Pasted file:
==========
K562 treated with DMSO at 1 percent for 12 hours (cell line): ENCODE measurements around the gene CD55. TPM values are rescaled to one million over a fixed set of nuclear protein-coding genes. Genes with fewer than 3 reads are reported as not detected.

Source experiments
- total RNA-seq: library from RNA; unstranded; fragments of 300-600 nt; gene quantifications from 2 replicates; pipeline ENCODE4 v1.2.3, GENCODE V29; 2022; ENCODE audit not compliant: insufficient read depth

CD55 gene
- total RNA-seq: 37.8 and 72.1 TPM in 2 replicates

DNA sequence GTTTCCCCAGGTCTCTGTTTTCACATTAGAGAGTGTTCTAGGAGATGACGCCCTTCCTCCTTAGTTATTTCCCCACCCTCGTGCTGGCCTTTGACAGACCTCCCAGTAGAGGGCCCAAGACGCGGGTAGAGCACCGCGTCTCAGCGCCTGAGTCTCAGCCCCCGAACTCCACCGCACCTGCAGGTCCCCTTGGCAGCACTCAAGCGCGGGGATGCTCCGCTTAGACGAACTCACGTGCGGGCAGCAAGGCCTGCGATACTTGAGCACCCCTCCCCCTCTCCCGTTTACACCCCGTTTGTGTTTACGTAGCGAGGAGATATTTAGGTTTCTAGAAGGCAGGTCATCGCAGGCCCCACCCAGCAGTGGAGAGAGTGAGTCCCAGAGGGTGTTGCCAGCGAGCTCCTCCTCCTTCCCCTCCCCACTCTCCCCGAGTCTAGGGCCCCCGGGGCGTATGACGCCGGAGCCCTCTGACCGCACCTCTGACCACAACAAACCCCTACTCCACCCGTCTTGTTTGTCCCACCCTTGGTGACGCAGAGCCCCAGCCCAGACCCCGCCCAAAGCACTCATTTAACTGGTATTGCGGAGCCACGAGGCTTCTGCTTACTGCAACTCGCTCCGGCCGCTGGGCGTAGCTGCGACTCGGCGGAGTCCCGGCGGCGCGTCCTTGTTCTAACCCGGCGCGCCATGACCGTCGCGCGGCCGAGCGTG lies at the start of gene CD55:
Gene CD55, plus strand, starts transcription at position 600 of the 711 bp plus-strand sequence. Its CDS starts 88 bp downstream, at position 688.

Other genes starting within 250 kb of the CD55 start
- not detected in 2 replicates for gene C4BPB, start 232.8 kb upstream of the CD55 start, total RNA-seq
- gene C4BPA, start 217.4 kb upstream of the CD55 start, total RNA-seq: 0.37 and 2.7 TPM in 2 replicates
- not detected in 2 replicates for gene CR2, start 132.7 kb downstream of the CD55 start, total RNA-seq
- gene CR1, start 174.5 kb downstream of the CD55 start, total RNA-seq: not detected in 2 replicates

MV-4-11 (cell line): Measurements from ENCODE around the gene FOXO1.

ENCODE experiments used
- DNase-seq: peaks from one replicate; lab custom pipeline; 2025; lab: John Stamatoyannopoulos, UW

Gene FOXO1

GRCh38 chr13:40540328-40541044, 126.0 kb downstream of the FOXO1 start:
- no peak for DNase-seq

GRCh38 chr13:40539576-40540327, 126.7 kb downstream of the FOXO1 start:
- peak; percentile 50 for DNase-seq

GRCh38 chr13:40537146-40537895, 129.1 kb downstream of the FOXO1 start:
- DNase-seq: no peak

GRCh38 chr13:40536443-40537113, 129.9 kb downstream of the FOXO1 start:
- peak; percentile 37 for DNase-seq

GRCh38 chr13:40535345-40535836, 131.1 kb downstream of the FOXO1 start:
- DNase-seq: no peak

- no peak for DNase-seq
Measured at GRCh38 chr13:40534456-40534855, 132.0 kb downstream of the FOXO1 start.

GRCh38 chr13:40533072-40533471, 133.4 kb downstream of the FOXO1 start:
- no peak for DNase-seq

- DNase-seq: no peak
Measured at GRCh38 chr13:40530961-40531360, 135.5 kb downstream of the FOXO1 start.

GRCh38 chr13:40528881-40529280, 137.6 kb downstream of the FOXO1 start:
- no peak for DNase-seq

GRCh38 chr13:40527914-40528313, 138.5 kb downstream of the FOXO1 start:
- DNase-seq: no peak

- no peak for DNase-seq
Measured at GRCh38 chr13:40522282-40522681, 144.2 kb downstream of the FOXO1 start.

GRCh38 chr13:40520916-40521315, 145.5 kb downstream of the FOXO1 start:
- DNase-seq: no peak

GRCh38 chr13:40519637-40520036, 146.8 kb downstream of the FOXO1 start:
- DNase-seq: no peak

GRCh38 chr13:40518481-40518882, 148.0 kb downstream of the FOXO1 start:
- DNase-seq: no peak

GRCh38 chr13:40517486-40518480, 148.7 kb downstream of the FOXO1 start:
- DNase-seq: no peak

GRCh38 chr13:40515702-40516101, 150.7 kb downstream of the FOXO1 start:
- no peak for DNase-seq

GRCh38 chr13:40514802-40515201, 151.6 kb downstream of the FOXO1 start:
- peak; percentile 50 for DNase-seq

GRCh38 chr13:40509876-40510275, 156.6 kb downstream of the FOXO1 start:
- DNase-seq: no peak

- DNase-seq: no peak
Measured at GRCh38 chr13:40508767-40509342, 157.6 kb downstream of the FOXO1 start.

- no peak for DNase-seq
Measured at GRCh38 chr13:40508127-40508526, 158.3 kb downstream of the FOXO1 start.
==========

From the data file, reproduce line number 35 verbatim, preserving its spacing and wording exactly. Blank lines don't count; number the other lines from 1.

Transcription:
GRCh38 chr13:40527914-40528313, 138.5 kb downstream of the FOXO1 start: